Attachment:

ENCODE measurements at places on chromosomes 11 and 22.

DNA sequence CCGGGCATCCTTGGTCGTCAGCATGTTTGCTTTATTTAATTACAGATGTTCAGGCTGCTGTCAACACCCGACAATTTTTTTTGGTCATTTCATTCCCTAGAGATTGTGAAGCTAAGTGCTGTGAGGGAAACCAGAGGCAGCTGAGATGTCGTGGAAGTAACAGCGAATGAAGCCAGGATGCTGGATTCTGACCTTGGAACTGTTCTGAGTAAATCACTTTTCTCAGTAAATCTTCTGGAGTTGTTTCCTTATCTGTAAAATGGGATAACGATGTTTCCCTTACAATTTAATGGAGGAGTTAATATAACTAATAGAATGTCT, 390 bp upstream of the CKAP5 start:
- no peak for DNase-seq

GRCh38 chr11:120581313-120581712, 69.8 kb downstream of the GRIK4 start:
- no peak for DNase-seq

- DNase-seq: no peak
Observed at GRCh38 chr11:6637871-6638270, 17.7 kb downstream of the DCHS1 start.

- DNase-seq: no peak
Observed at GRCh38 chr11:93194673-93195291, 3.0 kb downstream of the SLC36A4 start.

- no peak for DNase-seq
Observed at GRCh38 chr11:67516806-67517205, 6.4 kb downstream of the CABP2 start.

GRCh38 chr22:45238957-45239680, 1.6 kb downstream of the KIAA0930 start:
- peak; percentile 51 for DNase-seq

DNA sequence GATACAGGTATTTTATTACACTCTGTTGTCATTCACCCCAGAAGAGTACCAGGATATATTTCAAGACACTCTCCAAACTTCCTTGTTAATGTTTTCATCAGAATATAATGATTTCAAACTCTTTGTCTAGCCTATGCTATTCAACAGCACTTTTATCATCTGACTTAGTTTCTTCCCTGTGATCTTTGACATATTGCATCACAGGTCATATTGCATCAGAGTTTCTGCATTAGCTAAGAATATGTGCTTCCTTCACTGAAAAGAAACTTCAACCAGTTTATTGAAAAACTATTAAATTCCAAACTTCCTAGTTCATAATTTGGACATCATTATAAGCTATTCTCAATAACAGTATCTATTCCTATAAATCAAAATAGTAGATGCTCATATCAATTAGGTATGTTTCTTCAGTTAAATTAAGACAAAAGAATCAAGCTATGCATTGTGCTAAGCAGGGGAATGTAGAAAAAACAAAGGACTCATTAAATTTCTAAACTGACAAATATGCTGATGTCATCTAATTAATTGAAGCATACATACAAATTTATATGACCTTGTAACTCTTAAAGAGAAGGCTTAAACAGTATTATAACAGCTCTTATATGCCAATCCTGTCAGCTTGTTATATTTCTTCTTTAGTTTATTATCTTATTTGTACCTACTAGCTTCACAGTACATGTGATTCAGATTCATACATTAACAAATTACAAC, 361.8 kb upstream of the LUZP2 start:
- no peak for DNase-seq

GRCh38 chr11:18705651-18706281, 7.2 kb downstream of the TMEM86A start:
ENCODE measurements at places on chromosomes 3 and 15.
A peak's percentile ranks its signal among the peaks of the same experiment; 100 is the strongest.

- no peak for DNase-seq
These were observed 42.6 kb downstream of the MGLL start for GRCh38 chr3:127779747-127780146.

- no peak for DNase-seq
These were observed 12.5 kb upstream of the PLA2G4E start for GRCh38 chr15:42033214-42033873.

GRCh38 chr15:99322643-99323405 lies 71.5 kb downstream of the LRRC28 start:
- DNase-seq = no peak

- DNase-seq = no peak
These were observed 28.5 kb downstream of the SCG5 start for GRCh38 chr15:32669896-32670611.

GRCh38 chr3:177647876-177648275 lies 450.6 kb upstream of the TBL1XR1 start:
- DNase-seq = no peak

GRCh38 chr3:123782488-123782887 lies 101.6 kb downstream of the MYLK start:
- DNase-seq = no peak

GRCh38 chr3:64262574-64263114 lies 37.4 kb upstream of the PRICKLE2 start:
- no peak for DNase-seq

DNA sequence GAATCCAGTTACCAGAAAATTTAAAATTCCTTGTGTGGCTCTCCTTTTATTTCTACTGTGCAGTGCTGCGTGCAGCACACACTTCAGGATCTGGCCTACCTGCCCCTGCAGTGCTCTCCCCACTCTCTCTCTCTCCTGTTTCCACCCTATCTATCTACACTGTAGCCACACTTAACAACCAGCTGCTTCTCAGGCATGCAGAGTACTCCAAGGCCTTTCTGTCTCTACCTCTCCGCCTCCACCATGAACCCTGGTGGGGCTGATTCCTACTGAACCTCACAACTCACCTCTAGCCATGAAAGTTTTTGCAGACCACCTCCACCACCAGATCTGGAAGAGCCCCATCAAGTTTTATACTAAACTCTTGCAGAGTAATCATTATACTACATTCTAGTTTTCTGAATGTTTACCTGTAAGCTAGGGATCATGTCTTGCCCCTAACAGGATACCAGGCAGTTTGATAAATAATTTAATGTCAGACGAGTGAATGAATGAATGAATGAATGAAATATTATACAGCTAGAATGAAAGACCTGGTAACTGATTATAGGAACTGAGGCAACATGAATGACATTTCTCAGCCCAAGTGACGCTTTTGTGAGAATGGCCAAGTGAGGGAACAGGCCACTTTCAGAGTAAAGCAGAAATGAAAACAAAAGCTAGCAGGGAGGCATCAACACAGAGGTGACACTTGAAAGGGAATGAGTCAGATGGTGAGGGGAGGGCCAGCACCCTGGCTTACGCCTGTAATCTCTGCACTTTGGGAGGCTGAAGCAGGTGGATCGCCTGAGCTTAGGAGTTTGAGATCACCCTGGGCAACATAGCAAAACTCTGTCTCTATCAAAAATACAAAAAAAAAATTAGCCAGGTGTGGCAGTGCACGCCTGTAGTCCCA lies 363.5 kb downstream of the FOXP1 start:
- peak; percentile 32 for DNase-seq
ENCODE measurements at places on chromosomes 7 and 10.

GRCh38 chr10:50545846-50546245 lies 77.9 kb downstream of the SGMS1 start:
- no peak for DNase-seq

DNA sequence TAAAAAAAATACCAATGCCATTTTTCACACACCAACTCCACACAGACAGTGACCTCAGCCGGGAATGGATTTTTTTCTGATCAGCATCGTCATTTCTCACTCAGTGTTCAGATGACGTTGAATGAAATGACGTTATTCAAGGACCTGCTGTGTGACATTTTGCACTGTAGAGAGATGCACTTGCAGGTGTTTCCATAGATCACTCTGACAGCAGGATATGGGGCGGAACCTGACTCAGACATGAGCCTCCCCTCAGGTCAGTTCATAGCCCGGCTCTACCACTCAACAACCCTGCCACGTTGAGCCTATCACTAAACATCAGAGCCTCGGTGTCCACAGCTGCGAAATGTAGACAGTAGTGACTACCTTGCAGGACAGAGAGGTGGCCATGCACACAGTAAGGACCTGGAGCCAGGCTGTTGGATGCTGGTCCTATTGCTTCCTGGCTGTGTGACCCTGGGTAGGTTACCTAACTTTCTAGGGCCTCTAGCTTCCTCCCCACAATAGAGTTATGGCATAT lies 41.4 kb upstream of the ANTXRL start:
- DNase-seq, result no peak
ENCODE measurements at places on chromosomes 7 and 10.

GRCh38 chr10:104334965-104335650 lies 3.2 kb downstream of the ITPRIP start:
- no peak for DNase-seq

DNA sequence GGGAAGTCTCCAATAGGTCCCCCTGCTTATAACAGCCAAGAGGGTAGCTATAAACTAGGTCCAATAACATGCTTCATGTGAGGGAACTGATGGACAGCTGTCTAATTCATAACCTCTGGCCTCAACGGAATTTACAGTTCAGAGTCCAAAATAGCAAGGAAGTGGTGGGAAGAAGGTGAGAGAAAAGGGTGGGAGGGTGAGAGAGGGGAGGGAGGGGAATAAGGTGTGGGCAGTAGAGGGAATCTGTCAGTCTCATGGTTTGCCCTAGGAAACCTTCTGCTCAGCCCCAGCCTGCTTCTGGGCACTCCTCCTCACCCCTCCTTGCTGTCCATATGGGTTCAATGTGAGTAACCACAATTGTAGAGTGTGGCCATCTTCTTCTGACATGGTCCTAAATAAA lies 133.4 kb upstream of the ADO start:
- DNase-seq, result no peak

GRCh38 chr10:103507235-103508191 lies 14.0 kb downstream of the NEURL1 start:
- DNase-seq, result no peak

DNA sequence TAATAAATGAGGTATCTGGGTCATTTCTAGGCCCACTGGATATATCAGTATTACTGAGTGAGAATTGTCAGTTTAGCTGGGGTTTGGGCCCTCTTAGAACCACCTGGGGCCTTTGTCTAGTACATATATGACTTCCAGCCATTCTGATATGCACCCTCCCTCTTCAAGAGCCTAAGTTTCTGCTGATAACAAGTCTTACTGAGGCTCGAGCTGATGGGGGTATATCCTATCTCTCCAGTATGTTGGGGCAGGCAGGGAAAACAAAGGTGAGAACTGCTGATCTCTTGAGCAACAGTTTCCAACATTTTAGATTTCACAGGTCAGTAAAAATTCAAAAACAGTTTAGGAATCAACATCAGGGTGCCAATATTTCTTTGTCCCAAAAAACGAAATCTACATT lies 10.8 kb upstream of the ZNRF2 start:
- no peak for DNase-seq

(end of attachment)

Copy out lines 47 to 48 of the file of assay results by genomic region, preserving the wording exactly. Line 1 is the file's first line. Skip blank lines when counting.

DNA sequence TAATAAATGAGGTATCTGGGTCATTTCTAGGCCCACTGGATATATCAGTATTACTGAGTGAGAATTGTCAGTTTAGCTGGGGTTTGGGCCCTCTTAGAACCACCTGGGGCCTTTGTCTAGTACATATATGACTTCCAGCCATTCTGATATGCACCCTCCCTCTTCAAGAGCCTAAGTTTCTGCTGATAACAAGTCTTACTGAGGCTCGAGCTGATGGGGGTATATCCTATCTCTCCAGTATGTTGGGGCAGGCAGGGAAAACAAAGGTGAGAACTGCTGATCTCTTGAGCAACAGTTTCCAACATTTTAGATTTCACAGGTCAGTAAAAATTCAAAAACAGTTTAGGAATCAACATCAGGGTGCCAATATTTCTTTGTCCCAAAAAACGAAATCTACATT lies 10.8 kb upstream of the ZNRF2 start:
- no peak for DNase-seq